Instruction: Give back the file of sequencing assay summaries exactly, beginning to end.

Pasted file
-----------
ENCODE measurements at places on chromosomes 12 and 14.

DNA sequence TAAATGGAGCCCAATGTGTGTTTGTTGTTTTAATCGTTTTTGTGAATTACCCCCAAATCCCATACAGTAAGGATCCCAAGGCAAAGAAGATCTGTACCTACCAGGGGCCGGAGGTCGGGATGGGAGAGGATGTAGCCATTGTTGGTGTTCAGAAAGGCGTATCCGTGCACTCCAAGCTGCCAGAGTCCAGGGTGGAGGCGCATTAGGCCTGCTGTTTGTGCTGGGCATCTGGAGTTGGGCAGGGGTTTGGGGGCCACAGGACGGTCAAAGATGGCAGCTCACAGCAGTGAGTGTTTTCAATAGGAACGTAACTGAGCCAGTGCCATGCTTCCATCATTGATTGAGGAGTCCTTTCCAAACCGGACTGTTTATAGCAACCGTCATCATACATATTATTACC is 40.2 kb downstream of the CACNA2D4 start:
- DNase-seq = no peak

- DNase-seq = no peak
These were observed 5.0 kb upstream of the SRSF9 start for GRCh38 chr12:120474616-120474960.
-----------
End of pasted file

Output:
ENCODE measurements at places on chromosomes 12 and 14.

DNA sequence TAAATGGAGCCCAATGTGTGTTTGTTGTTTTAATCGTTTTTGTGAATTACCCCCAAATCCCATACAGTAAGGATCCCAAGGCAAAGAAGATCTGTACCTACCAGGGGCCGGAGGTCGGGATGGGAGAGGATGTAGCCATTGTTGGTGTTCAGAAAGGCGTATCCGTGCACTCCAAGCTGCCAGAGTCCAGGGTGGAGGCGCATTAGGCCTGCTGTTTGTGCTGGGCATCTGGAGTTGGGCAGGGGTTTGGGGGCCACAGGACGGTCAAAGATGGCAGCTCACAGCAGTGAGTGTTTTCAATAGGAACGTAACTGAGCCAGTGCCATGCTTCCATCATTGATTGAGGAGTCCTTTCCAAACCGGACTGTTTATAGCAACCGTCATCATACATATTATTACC is 40.2 kb downstream of the CACNA2D4 start:
- DNase-seq = no peak

- DNase-seq = no peak
These were observed 5.0 kb upstream of the SRSF9 start for GRCh38 chr12:120474616-120474960.